In anything you do that involves recruitment, retention is the bigger deal. You can be exceptional at recruiting but if you are not adept at retention you will never grow. I have worked with National Blood Service Zimbabwe, Zimbabwe Red Cross Society, my church (Christ Embassy), and several other corporate enterprises. I know just how pertinent retention is. That is why I am looking at customer retention today – something every business or startup thrives for. Today I shall be focusing on customer retention metrics you must track. Customer retention is not assumed; it is planned and tracked (or measured).

Customer Retention Rate (CRR)

Customer retention itself is a metric you can measure. It is straightforward because you are seeking to know how many customers over a certain period remained or were retained. This is a measure of how loyal your customers are. This is a measure that is usually expressed as a percentage of long term customers. Retained customers lead to more revenue, less marketing costs, and referrals as well. To calculate customer retention:

Note the total number of customers at the end of a period

  • 150 for example.

Subtract the total number of new customers acquired during the period

  • say 45 new customers were recruited
  • by subtracting you get 105

Divide by the total number of customers at the beginning of the period

  • say you started with 150 customers
  • that would be 105 divided by 150 giving you 0.7

Finally, you multiply by 100 (to express as a percentage)

  • you would multiply 0.7 by 100 giving you 70 per cent

NB: Never make the mistake of not factoring in the new customers. If you do not do that you will mislead yourself.

Customer Acquisition Rate (CAR)

This is essential since acquired customers are the pool from which loyal or repeat customers will be drawn. Knowing this metric also helps in assessing your marketing campaigns. Customer acquisition is simply the total number of people who opt-in or sign-up during a marketing campaign divided by the total audience (expressed as a percentage). This is particularly easy to calculate when you do digital marketing campaigns through social media.

Customer Churn Rate (CCR)

The churn rate is a measure of how much you are losing customers. In essence, the churn rate is the reciprocal of customer retention. This means if the churn rate is higher the customer retention will be lower and the converse is true. You calculate it by:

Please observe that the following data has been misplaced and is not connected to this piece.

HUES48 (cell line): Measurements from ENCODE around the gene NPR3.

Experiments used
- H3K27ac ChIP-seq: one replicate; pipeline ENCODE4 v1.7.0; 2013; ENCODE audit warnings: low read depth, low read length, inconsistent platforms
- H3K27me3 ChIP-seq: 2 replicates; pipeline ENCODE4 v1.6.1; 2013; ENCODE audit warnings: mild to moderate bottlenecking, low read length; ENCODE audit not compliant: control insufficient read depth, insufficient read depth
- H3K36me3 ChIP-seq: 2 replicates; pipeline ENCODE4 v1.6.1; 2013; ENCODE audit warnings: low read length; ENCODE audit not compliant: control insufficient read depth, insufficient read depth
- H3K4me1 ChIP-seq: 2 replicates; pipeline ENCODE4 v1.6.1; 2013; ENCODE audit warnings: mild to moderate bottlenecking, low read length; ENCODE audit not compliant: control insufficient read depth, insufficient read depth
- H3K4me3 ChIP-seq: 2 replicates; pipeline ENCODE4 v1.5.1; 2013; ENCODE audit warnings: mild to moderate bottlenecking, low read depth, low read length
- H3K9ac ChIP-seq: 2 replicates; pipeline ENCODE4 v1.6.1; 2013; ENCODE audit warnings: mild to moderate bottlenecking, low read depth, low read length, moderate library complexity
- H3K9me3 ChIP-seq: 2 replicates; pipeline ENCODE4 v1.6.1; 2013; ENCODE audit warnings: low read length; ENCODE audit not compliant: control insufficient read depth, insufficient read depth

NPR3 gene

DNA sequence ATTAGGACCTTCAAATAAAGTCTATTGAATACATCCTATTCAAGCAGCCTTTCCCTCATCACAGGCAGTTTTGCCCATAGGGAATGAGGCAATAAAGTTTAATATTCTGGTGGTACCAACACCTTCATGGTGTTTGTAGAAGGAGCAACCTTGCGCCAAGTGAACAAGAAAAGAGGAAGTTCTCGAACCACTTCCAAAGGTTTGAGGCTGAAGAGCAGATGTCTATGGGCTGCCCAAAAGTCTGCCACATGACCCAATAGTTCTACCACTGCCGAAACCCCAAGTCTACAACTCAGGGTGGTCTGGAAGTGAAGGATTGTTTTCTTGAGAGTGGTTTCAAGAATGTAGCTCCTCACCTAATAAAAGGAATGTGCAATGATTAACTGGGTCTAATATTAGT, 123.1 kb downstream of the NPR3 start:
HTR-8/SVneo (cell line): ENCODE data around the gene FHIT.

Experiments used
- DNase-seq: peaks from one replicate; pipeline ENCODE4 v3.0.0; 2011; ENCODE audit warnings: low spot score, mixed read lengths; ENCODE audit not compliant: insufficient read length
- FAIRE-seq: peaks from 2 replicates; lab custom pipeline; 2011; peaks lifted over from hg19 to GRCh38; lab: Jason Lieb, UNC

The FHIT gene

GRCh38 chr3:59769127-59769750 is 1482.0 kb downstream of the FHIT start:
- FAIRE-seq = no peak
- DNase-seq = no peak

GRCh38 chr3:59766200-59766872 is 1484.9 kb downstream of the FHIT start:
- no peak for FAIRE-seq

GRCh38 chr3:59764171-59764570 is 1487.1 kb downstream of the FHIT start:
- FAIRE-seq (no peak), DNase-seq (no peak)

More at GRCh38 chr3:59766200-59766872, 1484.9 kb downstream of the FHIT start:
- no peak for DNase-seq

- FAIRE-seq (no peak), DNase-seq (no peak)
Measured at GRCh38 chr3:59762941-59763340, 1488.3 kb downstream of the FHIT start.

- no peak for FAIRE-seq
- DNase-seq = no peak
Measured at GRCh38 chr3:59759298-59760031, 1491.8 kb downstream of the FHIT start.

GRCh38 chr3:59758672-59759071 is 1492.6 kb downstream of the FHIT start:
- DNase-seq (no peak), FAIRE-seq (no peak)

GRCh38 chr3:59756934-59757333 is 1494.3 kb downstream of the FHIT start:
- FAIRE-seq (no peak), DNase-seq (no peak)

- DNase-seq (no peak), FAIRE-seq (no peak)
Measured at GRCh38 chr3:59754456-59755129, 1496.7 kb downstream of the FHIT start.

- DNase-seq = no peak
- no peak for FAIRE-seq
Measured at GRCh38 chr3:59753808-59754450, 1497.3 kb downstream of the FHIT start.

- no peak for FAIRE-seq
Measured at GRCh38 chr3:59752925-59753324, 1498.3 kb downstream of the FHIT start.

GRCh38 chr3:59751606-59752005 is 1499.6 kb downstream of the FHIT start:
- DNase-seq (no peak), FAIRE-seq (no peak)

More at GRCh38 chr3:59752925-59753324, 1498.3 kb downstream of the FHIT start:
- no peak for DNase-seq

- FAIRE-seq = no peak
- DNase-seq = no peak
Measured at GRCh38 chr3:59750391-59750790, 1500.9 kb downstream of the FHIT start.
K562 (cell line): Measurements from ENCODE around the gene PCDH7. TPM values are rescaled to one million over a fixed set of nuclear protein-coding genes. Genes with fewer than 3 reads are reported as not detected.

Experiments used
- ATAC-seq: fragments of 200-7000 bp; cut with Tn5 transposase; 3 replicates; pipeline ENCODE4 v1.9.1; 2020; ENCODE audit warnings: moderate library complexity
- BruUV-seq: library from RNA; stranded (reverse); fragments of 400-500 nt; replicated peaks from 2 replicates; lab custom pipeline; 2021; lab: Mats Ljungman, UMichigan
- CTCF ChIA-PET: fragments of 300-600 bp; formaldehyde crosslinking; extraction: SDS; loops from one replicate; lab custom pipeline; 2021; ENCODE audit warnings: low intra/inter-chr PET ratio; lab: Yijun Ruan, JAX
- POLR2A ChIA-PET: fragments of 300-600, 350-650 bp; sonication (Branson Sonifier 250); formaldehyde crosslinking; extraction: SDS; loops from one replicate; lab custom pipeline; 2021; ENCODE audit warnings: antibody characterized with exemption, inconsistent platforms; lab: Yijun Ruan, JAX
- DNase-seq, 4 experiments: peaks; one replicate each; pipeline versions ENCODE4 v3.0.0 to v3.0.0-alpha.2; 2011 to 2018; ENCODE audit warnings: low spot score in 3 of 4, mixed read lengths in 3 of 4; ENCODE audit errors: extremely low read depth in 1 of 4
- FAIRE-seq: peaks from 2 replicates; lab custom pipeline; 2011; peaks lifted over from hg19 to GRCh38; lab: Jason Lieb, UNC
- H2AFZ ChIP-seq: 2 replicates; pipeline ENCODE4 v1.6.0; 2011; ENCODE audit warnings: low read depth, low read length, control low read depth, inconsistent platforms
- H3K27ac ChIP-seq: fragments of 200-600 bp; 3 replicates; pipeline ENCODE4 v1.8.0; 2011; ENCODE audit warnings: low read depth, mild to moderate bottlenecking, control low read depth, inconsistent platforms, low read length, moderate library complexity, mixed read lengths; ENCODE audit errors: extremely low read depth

Consider the total number of customers at the beginning of a period

  • an example can be 120 customers

Then take note of the total number of customers lost during that period

  • an example can be 25

You divide the total lost by the total at the beginning of the period then multiply by 100

  • in this case that would be (25 divided by 120) multiplied by 100 giving us 20.8 per cent

Repeat Purchase Ratio (or Rate) (RPR)

This is a measure that looks at the percentage or proportion of customers that have purchased more than once. You calculate this by simply dividing the total number of customers who have done more than one purchase by the total number of customers (expressed as a percentage).

Suppose you have a total of 455 customers and 229 of them have purchased more than once

  • the repeat purchase rate would be (229 divided by 455) multiplied by 100 giving us 50.3 per cent

Loyal Customer Rate (LCR)

This is meant to measure customer loyalty. So basically you consider 12 months for example. You take into account the number of customers who have made at least 4 purchases. You then divide that by the total number of unique customers in that period. You express that as a percentage by multiplying by 100.

Let us suppose you have 115 unique customers. Then the number of customers who made at least 4 purchases is 63. The loyal customer rate will be (63 divided by 115) multiplied by 100 giving us 54.8 per cent.

Customer Lifetime Value (CLV)

This is defined as the total gain expressed on a net present value basis that a business anticipates from having an enduring commercial relationship with a customer over time. In other words, customer lifetime value is the total worth of a customer to a business throughout their relationship. That means the higher the value, the better. It would make practical sense for an enterprise to pump more money into marketing if the customer lifetime value is high.  It is a prognostic or predictive value that is premised on existing data.

The basic method for calculating these factors in 3 aspects namely,

  • average order total
  • number of purchases in a year
  • average retention time (i.e. years)

Multiplying those 3 values gives you the customer lifetime value. This is a simpler method but there are other more sophisticated methods.

Net Promoter Score (NPS)

This is a measure of how likely your customers are to recommend or refer people to your brand. It involves asking customers to respond by indicating on a scale of 0 to 10. From the responses that customers will give they will or can be classified into 3 sets namely,

  • promoters (9 or 10)
  • passives (7 or 8)
  • detractors (0 to 6)

You will then find the percentages of the 3 groups of customers. From there you subtract the percentage of detractors from the percentage of promoters. The result will be your net promoter score. This means your net promoter score can be negative which of course will be a bad thing.

If you take these metrics seriously and measure them regularly you will open a new world of business possibilities. I know for a fact that the vast majority of businesses do not track these metrics at all. It is high time you start taking them seriously.